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An Argument with the Way Things Are

removing obstacles Jan 16, 2014

Buddhism clearly identifies attachment as the thing that prevents us from being free. The pattern I have been noticing in myself and my clients is that attachment almost always stems from needing something to be something it is not. We become attached to things being the way we need them to be.

Then we typically rail against the way things are. Spiritual teacher, Adyashanti aptly calls this “an argument with the way things are.” And this is a disagreement we are destined to lose. And beyond the argument, what we ultimately lose is our freedom and presence of mind.

I recently sent a Facebook message to Amazon informing them that their checkout system had gotten terrible. In retrospect, while I believe I had some valid points, I got pretty fired up (or attached) to something that is very likely going to stay the way it is. It was wasted time and energy. In five minutes, I could have figured out the way Amazon’s checkout was and placed my order. But no, I had a point to make. I had to tantrum against Amazon for not making their checkout the way I thought it should be. In various ways, we do this all the time.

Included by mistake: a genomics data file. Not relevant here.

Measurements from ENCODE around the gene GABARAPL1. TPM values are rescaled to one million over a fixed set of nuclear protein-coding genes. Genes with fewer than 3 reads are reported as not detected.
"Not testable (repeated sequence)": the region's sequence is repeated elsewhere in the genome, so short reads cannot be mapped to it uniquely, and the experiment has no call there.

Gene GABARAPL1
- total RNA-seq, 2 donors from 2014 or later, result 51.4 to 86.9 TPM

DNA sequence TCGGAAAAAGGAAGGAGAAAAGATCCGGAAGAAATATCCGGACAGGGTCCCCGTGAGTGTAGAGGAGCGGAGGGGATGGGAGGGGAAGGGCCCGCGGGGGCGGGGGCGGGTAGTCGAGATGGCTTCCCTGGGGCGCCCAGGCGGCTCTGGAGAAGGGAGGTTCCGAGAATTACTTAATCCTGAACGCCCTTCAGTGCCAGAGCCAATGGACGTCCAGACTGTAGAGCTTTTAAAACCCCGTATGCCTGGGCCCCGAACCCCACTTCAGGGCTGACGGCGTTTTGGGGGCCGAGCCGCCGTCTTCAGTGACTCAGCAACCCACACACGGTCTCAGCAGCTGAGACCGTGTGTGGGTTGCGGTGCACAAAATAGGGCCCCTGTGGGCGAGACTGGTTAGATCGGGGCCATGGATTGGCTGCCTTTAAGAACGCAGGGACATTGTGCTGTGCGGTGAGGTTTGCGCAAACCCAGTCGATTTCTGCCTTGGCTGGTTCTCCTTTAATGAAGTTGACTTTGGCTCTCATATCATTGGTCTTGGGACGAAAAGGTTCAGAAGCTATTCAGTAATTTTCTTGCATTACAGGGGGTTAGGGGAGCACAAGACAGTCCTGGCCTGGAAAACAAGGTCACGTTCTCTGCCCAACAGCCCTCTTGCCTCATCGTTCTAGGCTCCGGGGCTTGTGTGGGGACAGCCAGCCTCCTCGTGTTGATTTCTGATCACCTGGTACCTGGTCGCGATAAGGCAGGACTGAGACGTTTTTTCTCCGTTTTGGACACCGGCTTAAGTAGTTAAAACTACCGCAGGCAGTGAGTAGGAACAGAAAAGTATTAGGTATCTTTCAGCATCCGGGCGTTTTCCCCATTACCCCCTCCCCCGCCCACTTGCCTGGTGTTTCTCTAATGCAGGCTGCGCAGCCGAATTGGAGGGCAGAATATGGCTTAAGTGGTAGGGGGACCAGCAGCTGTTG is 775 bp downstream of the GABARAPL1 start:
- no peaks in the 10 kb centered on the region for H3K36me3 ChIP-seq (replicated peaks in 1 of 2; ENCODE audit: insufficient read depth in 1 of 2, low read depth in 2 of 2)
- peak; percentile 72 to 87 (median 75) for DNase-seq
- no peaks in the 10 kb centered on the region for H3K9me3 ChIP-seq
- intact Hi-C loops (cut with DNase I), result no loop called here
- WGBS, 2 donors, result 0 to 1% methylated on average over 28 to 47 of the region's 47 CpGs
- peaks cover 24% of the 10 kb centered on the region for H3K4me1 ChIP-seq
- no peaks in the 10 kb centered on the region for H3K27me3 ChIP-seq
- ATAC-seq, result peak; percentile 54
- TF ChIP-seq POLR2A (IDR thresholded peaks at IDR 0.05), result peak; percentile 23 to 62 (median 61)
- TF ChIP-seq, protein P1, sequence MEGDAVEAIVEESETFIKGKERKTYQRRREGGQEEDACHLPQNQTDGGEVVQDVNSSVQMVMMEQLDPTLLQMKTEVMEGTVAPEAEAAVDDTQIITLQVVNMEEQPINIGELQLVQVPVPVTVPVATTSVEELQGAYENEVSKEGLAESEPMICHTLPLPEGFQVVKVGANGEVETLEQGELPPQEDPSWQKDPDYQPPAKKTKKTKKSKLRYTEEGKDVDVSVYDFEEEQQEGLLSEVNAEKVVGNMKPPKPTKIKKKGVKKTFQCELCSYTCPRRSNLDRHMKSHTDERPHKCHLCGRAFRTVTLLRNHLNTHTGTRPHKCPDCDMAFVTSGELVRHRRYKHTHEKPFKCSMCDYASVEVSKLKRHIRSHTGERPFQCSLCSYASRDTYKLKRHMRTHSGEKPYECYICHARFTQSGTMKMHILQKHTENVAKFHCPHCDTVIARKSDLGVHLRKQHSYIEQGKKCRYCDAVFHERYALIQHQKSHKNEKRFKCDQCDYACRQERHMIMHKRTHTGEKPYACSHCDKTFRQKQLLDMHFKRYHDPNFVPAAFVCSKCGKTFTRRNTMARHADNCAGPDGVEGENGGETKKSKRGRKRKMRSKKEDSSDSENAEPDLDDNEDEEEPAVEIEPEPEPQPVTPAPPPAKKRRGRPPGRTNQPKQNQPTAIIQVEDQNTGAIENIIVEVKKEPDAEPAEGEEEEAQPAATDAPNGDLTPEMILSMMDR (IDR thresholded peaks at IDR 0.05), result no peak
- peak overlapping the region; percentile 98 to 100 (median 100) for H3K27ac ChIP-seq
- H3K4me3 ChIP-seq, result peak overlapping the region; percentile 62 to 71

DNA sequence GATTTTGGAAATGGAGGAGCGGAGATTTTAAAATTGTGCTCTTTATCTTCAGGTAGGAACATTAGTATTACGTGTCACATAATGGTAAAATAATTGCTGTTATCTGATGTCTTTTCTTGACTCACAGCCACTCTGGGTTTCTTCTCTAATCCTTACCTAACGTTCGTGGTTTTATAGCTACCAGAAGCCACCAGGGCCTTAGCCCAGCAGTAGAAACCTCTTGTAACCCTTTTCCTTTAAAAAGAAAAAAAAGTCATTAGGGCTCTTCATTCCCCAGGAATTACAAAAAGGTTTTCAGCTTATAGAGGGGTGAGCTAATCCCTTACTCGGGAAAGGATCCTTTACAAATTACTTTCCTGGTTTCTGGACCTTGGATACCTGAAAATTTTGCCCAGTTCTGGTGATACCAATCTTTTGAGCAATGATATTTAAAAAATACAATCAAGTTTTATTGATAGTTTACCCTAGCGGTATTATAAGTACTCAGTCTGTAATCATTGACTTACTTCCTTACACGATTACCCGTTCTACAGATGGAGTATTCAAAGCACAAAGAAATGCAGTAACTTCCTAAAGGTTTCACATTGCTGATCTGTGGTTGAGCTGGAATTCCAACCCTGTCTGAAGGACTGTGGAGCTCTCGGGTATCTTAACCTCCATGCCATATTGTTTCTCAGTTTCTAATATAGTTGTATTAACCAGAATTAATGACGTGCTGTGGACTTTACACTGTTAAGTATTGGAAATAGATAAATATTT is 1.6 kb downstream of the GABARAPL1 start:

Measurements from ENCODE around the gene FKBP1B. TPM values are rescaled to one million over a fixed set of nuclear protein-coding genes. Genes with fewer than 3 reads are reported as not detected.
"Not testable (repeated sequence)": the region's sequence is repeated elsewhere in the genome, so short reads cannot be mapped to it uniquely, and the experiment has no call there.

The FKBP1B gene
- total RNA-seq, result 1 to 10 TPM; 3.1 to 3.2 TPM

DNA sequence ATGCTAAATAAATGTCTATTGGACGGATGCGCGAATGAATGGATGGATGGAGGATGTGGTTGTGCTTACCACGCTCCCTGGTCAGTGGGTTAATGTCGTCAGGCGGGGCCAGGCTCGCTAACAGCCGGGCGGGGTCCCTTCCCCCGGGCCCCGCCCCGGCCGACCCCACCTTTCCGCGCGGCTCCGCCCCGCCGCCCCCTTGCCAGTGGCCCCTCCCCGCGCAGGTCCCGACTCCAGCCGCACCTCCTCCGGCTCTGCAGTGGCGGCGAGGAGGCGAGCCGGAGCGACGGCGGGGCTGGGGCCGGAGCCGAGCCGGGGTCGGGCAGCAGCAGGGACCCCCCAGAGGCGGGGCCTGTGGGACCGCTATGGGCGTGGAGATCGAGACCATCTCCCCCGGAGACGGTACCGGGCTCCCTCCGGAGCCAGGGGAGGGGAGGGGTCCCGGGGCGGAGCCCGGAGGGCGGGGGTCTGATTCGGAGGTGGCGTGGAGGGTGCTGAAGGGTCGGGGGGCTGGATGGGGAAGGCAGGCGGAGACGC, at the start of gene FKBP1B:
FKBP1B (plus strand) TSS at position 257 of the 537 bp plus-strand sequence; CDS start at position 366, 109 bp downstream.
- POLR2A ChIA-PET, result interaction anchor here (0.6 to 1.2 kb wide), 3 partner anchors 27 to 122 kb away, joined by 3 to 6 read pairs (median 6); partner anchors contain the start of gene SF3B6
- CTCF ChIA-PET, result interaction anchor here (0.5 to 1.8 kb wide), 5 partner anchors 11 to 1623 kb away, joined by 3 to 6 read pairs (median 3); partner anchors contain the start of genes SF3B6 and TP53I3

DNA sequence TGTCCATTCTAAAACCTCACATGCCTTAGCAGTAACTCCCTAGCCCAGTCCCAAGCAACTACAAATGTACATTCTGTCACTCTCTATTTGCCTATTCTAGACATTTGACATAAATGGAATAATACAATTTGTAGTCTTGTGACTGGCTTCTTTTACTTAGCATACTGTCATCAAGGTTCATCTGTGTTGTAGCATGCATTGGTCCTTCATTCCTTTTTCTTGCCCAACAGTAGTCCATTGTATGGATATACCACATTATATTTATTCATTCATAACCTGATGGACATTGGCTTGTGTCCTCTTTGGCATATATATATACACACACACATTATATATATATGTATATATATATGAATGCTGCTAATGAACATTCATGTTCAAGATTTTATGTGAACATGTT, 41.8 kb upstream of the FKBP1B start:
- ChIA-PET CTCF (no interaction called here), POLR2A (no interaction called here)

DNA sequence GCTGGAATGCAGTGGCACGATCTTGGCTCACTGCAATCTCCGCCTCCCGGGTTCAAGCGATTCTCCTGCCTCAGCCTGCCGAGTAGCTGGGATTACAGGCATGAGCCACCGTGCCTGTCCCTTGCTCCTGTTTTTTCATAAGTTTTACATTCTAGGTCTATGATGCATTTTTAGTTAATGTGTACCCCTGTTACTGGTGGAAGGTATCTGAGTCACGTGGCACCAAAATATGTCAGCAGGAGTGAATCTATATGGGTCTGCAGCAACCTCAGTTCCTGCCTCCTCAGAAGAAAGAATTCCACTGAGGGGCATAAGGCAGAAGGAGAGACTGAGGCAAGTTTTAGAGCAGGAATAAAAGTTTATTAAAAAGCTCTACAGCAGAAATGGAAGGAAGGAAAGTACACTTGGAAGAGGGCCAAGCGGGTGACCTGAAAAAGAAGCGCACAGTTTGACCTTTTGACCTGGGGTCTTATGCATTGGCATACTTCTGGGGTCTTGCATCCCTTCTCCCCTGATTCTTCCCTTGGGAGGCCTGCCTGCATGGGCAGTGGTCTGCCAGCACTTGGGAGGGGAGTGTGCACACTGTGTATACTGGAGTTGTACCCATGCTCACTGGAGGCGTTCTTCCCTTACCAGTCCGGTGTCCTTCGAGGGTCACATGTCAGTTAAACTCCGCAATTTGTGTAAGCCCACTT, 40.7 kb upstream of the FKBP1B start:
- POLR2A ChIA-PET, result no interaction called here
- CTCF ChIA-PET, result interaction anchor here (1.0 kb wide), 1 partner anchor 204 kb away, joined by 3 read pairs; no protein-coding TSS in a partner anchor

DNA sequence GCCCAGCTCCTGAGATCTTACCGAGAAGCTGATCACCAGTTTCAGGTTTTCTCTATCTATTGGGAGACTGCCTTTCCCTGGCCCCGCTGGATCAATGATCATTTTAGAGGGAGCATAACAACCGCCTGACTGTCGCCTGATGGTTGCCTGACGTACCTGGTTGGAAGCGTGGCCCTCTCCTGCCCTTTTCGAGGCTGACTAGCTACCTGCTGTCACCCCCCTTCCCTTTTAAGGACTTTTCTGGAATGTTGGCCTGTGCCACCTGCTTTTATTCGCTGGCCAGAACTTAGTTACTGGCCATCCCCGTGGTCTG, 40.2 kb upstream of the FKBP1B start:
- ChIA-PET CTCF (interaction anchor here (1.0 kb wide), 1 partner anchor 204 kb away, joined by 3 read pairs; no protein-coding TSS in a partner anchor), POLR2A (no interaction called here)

The obvious alternative is to allow things to be as they and then to flow (like water) to where you want to be. I say like water because water always follows the path of least resistance. It does not tantrum against the rock, but flows around it. Once we accept things the way they are, we are able to see the way to get where we want to be.


So when we bump into something that is not as we believe it should be, we get a choice. We can argue with the way it is. Or, we can say to ourselves, “Damn, I wish it wasn’t that way, but being that it is, how can I get where I want to be?”

Photo by kazuend 

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